In early May, Spotify announced that artists who were deemed to have “done something that is especially harmful or hateful” would no longer have their music promoted on its curated playlists, with R Kelly among those affected.
But less than a month later, Spotify has announced that it is “moving away from implementing a policy around artist conduct”.
A statement from the company explains: “While we believe our intentions were good, the language was too vague, we created confusion and concern, and didn’t spend enough time getting input from our own team and key partners before sharing new guidelines.
“We created concern that an allegation might affect artists’ chances of landing on a Spotify playlist and negatively impact their future. Some artists even worried that mistakes made in their youth would be used against them.
“That’s not what Spotify is about. We don’t aim to play judge and jury.”
R Kelly - who has faced and denied multiple sexual abuse allegations - was one of the most high-profile stars affected by the change.
Following Spotify’s initial announcement, his management team released a statement which accused the service of “bowing to social-media fads and picking sides in a fame-seeking dispute over matters that have nothing to do with serving customers”.
XXXTentacion was another artist affected. His second album debuted at number one in the US charts earlier this year but he is also currently awaiting trial in a domestic abuse case. Under the policy, this meant he was removed from Spotify’s curated playlists, which he previously featured on frequently.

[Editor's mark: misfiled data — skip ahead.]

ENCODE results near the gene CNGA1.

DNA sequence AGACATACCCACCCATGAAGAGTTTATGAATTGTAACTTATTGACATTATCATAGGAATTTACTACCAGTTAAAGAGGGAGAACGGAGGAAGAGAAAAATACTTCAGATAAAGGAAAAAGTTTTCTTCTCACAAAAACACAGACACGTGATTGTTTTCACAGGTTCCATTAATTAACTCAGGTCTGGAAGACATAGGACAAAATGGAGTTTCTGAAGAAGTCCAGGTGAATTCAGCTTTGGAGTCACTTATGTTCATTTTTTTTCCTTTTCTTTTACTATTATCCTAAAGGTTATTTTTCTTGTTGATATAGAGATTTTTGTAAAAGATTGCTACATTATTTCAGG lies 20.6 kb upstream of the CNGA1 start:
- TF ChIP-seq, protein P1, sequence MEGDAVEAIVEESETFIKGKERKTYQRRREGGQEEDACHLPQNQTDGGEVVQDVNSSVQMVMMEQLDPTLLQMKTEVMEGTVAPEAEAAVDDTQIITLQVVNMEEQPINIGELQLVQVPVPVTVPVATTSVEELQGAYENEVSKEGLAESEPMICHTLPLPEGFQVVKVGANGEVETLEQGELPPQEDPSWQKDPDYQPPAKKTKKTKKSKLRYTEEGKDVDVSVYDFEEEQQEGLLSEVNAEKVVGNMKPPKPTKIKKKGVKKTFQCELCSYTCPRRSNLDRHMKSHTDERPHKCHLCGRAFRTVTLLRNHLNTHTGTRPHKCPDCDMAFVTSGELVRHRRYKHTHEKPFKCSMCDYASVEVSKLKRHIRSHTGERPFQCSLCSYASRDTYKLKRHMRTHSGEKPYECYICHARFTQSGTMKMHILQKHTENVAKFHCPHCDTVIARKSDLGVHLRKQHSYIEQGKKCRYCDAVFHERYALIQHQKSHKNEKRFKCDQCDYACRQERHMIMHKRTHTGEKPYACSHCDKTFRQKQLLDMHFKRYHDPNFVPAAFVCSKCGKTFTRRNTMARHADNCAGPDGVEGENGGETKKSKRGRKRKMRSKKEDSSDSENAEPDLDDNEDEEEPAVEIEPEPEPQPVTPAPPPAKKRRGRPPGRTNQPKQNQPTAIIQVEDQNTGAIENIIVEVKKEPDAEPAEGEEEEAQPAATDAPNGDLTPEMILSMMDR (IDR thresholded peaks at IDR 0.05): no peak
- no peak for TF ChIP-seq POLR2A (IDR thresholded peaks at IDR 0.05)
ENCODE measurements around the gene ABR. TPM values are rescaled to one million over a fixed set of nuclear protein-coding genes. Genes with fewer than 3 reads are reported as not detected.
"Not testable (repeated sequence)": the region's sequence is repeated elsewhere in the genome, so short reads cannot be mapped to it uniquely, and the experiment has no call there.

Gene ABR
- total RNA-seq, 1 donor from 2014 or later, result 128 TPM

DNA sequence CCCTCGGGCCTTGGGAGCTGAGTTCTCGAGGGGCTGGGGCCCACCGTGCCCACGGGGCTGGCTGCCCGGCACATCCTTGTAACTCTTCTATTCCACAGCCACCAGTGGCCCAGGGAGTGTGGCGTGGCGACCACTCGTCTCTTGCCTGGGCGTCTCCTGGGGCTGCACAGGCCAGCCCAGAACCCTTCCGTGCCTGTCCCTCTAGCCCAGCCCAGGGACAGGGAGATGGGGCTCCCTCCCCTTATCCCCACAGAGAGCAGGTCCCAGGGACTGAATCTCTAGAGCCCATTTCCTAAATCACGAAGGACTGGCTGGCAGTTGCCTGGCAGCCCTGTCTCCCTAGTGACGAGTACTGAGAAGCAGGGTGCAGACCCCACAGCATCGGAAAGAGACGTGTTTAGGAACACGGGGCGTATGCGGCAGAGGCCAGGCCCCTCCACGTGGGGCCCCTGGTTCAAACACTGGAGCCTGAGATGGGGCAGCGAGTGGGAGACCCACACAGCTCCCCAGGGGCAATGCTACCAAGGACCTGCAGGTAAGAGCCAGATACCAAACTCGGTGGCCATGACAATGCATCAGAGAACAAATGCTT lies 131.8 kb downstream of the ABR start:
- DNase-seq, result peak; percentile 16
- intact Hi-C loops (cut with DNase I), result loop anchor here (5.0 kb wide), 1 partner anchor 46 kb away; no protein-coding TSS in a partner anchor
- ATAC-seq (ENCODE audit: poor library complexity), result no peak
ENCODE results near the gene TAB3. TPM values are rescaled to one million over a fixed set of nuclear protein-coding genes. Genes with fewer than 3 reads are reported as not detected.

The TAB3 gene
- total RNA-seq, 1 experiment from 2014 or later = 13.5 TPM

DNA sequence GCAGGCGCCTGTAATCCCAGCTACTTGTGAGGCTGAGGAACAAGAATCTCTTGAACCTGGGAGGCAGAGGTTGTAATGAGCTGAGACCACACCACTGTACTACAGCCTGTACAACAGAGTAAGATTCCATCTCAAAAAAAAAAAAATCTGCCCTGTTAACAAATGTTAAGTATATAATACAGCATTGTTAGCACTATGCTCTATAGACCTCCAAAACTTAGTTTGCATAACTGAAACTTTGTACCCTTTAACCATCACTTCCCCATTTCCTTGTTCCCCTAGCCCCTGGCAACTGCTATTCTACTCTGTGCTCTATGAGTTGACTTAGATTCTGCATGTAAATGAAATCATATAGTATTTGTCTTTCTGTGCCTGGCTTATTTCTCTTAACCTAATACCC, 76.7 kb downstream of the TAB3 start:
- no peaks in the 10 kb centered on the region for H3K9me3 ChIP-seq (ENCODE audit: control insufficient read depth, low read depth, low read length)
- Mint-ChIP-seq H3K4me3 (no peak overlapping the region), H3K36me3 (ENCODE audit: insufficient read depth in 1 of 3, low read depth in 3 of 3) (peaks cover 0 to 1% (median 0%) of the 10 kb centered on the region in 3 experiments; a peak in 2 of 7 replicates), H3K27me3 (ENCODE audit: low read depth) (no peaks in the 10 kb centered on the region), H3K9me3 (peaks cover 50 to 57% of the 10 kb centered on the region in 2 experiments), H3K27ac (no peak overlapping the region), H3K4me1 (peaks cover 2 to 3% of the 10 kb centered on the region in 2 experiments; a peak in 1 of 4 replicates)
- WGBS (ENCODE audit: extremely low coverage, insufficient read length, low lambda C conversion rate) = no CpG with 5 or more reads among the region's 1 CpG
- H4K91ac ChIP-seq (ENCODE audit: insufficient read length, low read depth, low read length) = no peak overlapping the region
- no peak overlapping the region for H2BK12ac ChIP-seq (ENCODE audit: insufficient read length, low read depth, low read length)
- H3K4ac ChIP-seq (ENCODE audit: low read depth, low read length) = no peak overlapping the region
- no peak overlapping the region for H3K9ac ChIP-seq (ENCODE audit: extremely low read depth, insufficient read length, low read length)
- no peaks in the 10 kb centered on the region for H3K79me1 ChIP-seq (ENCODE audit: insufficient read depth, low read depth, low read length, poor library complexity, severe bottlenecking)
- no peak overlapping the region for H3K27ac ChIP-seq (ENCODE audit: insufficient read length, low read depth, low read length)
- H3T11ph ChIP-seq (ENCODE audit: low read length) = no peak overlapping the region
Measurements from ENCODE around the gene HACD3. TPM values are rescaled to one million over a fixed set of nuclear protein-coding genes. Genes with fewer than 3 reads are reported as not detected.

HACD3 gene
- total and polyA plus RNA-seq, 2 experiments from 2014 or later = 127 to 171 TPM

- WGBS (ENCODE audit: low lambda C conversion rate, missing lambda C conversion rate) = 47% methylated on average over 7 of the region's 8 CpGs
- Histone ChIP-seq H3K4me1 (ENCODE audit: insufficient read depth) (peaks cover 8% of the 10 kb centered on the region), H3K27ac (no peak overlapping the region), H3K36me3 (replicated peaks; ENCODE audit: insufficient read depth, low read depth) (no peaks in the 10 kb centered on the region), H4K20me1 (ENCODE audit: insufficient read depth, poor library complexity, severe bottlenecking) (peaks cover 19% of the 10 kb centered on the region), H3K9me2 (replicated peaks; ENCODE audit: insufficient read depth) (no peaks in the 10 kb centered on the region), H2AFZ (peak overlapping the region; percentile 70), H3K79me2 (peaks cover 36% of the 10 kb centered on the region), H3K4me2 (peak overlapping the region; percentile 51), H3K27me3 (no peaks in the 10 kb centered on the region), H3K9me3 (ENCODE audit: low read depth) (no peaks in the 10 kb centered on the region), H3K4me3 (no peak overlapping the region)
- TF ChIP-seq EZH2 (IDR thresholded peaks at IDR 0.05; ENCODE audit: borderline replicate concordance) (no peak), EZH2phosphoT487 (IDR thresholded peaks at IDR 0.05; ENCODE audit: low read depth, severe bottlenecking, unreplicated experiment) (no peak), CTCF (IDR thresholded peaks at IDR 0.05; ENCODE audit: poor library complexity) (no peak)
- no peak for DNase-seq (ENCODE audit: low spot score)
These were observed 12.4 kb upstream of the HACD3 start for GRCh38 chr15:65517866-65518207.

When the move was announced, his spokesperson responded to a New York Times request for comment by emailing a list of 19 other musicians who have previously been accused of physical or sexual assault, telling the paper: “I don’t have a comment, just a question. Will Spotify remove all the artists listed below from playlists?”
The section of the policy that regulated hateful song content will remain in place and Spotify’s new statement adds that it “does not permit content whose principal purpose is to incite hatred or violence against people because of their race, religion, disability, gender identity, or sexual orientation”.
“As we’ve done before, we will remove content that violates that standard,” they conclude. “We’re not talking about offensive, explicit, or vulgar content – we’re talking about hate speech.”